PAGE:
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Open Access Publications from the University of California

Divination & Decision-Making: Ritual Techniques of Distributed Cognition in the Guatemalan Highlands

  • Author(s): McGraw, John Joseph
  • Advisor(s): Parish, Steven
  • et al.

In a highland Maya divination ritual called pajooneem (Tz’utujil, “weighing” or “balancing”), the bright red seeds of the tz’ite’ tree (Erythrina corallodendron) are utilized in conjunction with the 260-day calendar known as the Cholq’iij in order to involve revered “other-than-human persons” (Hallowell 2002) in a decision-making activity. The tz’ite’ seeds serve as “mediating artifacts” (Hutchins 1995:292) that help to coordinate various elements in an “ecology of mind” (Bateson 2000). In particular, the tz’ite’ seeds serve as “material anchors” (Hutchins 2005) when, during the divination, they are grouped into clusters to stand-in for the days of the Cholq’iij calendar. In this “conceptual blend” (Fauconnier and Turner 2002) the clusters of seeds come to embody the days of the Cholq’iij. Since there are twenty distinct days in this calendar, each of which pairs with the numbers one through thirteen in the course of the 260-day cycle, the combinatorial possibilities present a clear challenge to working memory. The use of material anchors facilitates the manipulation of representations in a complex “traffic of signs” (Peirce, et al. 1982) or “semiotic ecology” (Lang 1993).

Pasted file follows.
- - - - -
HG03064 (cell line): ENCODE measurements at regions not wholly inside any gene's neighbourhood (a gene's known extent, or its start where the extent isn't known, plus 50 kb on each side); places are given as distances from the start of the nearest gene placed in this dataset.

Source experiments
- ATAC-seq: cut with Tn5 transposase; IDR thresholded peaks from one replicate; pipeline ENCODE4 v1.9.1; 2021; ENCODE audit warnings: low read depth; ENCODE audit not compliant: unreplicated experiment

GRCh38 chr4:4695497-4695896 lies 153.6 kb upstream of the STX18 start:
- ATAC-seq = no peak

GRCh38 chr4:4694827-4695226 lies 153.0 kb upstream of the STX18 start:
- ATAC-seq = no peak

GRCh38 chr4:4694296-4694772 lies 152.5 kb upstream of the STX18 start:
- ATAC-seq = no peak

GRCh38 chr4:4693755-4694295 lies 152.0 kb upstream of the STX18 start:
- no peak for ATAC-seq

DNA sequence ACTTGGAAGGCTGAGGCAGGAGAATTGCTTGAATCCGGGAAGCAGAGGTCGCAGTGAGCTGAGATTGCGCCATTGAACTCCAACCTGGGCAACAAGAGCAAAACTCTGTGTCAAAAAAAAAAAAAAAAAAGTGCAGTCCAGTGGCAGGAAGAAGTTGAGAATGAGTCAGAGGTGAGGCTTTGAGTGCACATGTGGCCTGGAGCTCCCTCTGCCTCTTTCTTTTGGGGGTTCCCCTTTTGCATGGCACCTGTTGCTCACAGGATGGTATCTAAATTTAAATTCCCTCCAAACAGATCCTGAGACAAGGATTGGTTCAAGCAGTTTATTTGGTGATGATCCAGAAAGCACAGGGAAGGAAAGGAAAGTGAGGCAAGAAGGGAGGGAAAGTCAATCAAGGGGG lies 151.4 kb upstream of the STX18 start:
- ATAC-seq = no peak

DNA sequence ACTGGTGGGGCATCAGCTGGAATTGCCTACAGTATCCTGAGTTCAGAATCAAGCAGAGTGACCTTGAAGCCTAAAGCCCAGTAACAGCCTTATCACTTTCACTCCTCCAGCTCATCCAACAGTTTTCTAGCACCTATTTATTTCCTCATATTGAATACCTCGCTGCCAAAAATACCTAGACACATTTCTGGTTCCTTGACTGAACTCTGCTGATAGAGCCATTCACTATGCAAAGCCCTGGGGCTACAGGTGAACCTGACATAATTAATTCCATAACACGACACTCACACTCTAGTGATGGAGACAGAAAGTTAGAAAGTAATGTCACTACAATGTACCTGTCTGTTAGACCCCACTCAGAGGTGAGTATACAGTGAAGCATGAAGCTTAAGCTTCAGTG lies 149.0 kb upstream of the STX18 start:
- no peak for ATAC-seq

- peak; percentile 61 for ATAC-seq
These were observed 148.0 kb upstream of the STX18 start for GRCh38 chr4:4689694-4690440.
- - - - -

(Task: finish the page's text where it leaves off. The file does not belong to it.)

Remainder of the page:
The use of objects in this ritual also helps to make the decision-making activity public and visible; this public status, coupled with a “suppression of intention” typical of the divination process itself (Du Bois 1993), further distributes the agency of the decision among the interacting elements coordinated by the ritual. This distribution of agency lessens the “normative load” on the individuals involved and invests the decision with institutional authority.

Using interview transcripts, photos, and video analysis, I consider the ways that tz’ite’ seeds mediate cognition with a spotlight on their role in decision-making practices. Ultimately, this represents a cultural practice that is far more typical than commonly appreciated: People involve themselves in each other’s decision-making and judgment via an assemblage of intersubjective and interobjective structuration processes fostered by material objects. This investigation has relevance for discussions of materiality in anthropology, distributed cognition in cognitive science, active externalism in philosophy, and emphasizes the importance of studying ritual as a dynamical system; that is, identifying the reciprocally causal relationships among the people, places, objects, and signs, an approach I have entitled “ritual ecology.”

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